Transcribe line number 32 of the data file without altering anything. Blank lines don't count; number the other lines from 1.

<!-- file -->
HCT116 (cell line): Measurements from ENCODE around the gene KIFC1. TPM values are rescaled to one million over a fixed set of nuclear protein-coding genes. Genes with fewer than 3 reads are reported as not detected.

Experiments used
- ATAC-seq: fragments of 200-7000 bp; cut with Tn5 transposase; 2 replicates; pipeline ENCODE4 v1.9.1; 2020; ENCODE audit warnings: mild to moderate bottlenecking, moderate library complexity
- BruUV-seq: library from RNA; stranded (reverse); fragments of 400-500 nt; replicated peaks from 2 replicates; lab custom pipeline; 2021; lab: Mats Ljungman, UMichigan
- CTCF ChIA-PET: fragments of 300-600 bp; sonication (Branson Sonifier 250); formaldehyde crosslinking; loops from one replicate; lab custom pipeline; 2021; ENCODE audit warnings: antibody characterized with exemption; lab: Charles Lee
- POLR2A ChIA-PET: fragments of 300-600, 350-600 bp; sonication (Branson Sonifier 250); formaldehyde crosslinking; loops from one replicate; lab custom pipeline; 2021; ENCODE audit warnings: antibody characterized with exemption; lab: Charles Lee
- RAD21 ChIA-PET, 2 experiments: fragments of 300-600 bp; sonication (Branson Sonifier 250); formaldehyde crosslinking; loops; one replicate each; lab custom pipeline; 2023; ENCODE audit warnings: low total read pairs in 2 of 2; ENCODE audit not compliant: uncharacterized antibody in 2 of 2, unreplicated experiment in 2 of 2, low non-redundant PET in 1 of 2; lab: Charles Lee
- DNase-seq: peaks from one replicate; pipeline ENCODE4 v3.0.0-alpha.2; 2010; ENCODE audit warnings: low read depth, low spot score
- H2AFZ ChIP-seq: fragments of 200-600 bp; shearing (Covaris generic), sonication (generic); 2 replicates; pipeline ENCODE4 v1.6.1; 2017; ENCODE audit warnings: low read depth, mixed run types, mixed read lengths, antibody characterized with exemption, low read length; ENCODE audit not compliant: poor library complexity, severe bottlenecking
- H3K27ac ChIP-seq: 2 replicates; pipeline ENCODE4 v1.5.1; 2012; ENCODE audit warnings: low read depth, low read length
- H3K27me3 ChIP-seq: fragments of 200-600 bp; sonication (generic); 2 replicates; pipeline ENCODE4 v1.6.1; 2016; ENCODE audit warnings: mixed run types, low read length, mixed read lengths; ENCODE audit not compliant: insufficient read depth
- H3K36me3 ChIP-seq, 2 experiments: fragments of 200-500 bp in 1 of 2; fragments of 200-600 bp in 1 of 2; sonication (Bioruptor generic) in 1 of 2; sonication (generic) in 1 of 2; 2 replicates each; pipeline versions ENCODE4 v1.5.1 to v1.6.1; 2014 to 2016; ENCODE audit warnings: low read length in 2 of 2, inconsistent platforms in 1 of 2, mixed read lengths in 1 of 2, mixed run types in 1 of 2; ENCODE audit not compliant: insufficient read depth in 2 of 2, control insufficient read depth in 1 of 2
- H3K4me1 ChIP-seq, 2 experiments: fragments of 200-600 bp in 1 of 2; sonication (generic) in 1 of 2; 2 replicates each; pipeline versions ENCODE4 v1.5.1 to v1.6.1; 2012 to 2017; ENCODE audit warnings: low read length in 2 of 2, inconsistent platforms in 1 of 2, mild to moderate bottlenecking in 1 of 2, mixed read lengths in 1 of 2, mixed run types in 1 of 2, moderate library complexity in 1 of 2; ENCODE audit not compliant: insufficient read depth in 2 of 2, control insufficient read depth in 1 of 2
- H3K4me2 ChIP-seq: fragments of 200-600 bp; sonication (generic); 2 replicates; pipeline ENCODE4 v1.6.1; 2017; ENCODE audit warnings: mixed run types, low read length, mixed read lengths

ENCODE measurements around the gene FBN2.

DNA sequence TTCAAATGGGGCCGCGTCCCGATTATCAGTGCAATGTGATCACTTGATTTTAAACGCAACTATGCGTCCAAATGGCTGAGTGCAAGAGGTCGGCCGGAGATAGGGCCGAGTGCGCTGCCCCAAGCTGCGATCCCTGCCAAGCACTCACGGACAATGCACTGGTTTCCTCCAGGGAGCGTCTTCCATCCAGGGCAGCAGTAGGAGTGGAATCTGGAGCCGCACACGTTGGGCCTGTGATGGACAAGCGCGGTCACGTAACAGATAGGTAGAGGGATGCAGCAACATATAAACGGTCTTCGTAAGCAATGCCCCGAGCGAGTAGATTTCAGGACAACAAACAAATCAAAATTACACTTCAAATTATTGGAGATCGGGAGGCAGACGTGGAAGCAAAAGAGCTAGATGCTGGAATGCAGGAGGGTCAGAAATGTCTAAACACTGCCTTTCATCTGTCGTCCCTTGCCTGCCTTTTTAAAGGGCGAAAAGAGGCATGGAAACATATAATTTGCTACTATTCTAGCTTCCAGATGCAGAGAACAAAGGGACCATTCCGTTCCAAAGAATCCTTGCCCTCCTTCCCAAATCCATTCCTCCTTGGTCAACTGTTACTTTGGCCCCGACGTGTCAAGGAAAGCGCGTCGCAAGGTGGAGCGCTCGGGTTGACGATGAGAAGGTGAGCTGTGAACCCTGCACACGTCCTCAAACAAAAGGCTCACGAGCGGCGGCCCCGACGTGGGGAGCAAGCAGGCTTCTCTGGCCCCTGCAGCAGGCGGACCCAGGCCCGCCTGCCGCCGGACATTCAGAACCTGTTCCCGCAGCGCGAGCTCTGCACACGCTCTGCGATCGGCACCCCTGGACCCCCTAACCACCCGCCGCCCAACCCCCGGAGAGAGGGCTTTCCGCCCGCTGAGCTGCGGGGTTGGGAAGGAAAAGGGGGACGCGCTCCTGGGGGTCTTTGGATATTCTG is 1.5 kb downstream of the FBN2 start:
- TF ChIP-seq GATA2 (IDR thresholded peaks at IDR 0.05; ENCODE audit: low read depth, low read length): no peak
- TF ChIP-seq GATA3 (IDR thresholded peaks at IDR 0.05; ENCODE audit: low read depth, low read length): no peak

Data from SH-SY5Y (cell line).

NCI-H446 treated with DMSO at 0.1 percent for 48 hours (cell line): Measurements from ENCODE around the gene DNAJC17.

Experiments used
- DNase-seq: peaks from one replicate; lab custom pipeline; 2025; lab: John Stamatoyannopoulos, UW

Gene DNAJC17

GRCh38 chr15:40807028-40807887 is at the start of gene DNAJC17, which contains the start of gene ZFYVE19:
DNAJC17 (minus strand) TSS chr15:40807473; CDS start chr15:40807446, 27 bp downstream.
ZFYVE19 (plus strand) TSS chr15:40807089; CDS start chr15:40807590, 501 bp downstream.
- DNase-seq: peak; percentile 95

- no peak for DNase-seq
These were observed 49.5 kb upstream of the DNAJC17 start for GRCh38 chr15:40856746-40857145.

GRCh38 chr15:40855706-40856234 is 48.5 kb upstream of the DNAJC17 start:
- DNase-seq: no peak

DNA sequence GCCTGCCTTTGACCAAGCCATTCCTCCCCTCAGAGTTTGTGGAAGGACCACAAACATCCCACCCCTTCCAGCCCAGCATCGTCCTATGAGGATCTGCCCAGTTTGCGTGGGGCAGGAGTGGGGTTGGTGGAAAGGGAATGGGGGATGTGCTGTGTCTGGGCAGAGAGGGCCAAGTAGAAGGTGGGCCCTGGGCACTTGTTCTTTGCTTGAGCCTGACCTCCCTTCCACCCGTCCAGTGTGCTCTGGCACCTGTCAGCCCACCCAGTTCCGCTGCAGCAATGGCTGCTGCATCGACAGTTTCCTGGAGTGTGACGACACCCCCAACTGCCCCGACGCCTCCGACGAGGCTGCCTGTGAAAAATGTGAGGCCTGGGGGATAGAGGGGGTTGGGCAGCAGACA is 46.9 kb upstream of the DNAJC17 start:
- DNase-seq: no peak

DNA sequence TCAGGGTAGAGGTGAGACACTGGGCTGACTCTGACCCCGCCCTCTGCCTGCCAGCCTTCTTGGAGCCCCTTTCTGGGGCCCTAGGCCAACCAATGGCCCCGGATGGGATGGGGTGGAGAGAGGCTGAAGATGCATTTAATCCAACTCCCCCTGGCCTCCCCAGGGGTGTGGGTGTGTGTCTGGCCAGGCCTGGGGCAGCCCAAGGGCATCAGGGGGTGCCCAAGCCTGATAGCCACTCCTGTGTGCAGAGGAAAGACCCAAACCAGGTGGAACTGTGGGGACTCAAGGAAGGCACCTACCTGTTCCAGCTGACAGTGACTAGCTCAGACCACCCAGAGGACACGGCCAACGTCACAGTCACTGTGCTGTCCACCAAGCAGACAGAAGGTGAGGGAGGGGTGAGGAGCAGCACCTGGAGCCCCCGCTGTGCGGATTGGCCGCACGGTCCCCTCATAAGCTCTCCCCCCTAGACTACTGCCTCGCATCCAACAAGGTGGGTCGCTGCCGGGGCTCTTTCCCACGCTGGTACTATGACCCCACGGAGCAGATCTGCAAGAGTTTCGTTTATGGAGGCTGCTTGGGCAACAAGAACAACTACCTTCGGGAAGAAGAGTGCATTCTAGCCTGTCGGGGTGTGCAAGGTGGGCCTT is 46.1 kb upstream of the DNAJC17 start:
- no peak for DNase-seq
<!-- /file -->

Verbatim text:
DNA sequence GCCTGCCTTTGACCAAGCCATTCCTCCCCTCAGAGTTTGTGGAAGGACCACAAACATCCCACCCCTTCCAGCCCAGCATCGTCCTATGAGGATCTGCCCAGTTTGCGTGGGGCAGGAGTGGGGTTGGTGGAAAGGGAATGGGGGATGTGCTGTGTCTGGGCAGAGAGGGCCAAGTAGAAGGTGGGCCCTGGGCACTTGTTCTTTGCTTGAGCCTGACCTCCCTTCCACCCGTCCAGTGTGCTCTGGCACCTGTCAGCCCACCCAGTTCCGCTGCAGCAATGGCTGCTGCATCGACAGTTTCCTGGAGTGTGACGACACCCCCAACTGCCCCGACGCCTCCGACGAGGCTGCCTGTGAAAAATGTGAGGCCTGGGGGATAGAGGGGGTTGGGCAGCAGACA is 46.9 kb upstream of the DNAJC17 start: